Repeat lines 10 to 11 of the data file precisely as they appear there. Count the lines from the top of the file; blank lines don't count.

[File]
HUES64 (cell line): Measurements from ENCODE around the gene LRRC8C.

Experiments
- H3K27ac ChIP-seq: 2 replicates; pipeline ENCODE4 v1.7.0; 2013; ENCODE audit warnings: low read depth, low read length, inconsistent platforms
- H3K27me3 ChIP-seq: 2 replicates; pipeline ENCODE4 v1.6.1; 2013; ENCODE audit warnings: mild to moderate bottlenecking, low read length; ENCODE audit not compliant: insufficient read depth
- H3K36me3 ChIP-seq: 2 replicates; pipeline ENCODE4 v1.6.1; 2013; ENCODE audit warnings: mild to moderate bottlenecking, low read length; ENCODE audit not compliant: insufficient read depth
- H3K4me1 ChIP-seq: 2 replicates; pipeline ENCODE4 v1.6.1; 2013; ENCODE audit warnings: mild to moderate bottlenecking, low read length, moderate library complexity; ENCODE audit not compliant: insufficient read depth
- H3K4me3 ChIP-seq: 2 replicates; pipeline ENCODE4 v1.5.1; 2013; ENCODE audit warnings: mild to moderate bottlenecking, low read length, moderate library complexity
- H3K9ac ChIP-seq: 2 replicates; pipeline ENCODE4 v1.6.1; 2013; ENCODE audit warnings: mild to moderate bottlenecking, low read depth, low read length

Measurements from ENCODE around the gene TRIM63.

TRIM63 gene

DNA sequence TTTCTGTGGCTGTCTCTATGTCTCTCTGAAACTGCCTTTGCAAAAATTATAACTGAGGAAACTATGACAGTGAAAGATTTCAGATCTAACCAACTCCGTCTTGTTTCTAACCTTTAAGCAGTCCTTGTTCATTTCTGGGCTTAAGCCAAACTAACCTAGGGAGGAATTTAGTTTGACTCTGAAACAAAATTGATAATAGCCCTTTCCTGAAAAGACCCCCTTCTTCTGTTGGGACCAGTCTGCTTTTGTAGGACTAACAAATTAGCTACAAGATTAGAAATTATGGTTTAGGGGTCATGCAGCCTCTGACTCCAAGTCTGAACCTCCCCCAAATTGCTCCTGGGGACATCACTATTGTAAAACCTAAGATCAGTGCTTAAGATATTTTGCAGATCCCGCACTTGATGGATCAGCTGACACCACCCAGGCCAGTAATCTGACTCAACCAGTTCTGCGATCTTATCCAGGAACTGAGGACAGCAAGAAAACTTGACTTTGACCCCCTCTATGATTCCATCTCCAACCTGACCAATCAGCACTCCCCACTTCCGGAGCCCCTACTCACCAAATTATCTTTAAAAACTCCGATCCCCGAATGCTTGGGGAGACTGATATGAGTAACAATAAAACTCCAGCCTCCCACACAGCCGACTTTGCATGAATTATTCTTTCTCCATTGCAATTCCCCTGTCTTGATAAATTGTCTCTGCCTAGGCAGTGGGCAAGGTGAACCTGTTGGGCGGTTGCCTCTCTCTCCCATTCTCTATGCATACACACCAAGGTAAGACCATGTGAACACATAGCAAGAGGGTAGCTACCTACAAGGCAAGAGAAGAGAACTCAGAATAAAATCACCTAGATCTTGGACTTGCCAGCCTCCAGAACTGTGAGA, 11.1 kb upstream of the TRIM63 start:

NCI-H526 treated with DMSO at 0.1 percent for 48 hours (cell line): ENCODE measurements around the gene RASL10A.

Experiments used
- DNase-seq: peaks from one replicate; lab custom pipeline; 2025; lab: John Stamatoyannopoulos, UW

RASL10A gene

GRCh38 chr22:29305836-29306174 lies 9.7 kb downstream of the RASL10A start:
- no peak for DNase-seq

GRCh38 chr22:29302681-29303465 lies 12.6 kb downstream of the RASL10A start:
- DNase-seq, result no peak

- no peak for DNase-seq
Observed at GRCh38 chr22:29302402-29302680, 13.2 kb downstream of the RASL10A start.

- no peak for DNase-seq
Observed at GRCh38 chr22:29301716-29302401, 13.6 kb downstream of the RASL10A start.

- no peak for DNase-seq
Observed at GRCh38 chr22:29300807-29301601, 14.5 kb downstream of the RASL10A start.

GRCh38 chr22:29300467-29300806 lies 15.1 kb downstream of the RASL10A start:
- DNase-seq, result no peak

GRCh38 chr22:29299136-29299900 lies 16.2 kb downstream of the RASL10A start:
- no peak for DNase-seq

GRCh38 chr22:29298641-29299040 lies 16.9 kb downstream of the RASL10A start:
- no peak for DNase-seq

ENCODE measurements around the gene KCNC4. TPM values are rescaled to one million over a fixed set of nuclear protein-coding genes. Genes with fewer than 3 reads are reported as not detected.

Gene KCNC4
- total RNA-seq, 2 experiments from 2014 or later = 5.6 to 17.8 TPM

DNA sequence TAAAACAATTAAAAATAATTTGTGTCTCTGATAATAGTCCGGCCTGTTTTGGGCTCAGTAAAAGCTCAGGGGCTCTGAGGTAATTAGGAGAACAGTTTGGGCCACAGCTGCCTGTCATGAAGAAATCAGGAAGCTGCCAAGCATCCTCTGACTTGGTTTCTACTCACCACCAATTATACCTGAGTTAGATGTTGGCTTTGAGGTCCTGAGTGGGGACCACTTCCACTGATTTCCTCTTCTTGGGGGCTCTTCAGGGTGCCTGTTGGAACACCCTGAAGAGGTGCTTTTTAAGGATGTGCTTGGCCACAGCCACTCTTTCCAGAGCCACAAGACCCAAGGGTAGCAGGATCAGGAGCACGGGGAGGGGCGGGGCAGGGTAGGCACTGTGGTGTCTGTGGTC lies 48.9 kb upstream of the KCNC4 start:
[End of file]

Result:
TRIM63 gene

DNA sequence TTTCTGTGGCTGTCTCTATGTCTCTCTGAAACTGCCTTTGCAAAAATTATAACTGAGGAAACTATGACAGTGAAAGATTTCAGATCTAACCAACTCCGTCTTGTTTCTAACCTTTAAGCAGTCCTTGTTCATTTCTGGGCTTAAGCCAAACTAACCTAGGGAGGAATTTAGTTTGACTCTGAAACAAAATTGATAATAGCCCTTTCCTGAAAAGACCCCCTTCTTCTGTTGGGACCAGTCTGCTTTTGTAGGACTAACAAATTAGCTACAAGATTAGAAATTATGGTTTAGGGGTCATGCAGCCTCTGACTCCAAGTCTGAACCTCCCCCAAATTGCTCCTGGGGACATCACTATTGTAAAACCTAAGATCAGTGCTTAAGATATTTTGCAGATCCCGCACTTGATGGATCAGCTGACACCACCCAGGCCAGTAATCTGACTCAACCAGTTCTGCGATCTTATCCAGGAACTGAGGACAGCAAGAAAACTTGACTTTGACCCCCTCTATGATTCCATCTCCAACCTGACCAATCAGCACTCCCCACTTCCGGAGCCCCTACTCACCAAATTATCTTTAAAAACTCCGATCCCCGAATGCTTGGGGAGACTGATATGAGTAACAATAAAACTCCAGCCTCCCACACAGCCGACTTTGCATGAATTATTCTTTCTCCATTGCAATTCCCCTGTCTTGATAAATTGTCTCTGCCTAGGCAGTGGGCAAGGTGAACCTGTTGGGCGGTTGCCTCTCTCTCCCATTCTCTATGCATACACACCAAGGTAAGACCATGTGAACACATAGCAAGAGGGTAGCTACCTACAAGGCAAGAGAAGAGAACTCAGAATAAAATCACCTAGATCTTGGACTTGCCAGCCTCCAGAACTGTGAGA, 11.1 kb upstream of the TRIM63 start: